Why do I think that Mark Jackson is one of the most interesting basketball figures of my life time, despite the fact I've never really been a big fan of any team he played on? Let me count the reasons!
1. Mark Jackson may be the only player with only a single All-Star appearance to get such a sweet K-YouTube mix:
2. Jackson looks completely out of place on the list of the NBA's all-time assists leaders. It's a pretty useful list to memorize for a competitive advantage in NBA trivia contests with less statistically inclined fans:
- John Stockton 15806
- Jason Kidd 11578
- Mark Jackson 10334
- Magic Johnson 10141
- Oscar Robertson 9887
- Steve Nash 9252
- Isiah Thomas 9061
But seriously, think about it: Mark Jackson is one of only four players ever to have more than 10,000 assists.
3. When I was growing up, I played a lot of church league basketball with Pittsburgh Pirates (first place!) pitcher Bob Walk's son. First let me say, Bob Walk was one of the nicest dudes I ever met.
Anyway, the younger Walk and his best friend were obsessed with the Indiana Pacers to the extent that they would pretend (even in real games!) to be Mark Jackson and Reggie Miller. This was pretty easy for them to do actually. Mark Jackson had such an awesome free throw routine and consistent style of hair and dress that it made him easy to copy no matter how many times he was traded or became a free agent (nine times for those who are wondering.) The Reggie Miller kid focused obsessively on shooting threes with his knees apart and with his socks pulled high. One time they asked me to become their Rik Smits, but it sounded too dorky, so I passed. Still, we won a lot of games with those copycats as our back court.
4. Jackson was so New York. Once, Jackson said during a live broadcast his favorite movie growing up was The Taking of Pelham 123! [Ed. note: not the remake, either!] Born in Brooklyn, Jackson played for St. John's University when the program likely mattered the most nationwide, performing as the quintessential clever Big East point guard, and once graduating, he played for two distinct Knicks teams with a ten year break in service. And speaking of which, how sweet was Big East basketball in the 1980s?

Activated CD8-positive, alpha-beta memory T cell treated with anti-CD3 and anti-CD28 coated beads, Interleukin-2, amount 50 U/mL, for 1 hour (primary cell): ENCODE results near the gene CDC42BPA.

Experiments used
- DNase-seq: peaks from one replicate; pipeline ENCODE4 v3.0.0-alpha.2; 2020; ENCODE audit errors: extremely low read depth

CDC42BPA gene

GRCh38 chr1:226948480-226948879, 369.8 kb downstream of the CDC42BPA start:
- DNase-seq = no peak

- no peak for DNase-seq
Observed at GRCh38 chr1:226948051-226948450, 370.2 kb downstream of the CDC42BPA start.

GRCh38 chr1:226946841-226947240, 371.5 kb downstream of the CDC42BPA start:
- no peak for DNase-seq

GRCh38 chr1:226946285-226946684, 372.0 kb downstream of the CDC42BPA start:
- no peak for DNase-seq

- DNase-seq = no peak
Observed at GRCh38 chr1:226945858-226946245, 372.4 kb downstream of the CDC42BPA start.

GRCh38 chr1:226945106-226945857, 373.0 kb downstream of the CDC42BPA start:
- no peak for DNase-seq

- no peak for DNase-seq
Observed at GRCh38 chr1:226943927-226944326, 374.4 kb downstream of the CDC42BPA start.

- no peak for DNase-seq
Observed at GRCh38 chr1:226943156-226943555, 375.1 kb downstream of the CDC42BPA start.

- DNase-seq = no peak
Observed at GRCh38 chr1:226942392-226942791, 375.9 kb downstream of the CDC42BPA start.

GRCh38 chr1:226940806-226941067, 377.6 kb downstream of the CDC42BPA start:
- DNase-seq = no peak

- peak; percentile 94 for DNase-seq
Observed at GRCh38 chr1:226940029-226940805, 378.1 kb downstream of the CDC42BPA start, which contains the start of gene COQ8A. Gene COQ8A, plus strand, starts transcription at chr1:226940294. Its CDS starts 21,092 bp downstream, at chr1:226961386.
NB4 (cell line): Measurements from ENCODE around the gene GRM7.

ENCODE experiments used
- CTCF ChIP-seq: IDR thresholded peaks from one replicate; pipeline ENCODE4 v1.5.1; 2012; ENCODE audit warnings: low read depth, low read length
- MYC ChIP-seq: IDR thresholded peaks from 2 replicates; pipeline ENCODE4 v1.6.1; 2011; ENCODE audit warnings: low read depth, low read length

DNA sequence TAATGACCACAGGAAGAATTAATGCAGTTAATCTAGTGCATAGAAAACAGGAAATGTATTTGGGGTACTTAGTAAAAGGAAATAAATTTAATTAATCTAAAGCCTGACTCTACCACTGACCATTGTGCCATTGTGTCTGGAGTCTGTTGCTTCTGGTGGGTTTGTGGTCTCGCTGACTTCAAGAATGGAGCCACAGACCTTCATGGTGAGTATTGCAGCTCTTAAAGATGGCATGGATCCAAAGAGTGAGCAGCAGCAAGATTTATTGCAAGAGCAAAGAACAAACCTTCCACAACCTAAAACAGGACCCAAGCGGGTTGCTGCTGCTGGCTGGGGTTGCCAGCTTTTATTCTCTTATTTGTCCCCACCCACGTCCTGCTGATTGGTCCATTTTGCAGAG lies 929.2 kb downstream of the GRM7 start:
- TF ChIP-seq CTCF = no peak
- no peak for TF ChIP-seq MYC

5. By the standards of contemporary NBA players, Jackson was out of shape. One might even consider his physique "flubby." At least once Jackson was benched for fitness issues. He didn't exactly look like you expect a guard to look like, but was such a creative player he'd always earn more playing time. I've always sort of rooted for guys who don't look like an Adonis.
6. He perfected the teardrop/floater that other players have widely copied since. It has become a much more widely used shot in the era of cramped lanes and "long" defenders. I'm sure it had been around in many forms over the years, but Mark Jackson is the guy that comes to mind as hitting the tear drop growing up.
7. He had a rule informally named after him (the five second back-to-the-basket rule.) I remember entire possessions that consisted solely of Mark Jackson backing down a defender before taking a nearly point blank baby hook. For a while, I thought of it as the "Charles Barkley" rule, but "charles barkley rule" on Google only brings up 1,510 results compared to 3,790 for "mark jackson rule."
(Google side note: "Stephon Marbury cancer" brings up 478,00 results compared to 394,000 results for "Leiomyosarcoma cancer", which is an actual medical form of the disease. I know cancer is not a laughing matter except maybe when survivors want to use it as such, but Stephon Marbury's endlessly amusing career is. It also seems like no enterprising company has yet bid on the "Stephon Marbury cancer" keyphrase in AdWords.)
8. Over the course of his announcing career, Jeff Van Gundy and Jackson have become the announcer embodiment of a black cop/white cop buddy movie, to my frequent amusement. I can only hope his coaching career will be equally entertaining for me (in at least some sense).
Put it all together: Mark Jackson was a comparatively small and non-athletic man, largely informed by a street game, who managed to use a few moves over and over again to put up much better numbers than he 'should' have. The combination of the back down, the baby hook, the no-look passes, the teardrop, and the push shot made him one of the most frustrating point guards of his era, even if he never had the ability to be a true star.
Basically he played basketball the way some people play video games: exploiting a weakness in your opponent and doing it over and over again. Video game people call it "cheesing," amongst other things. In real pro basketball, I consider it "smart."
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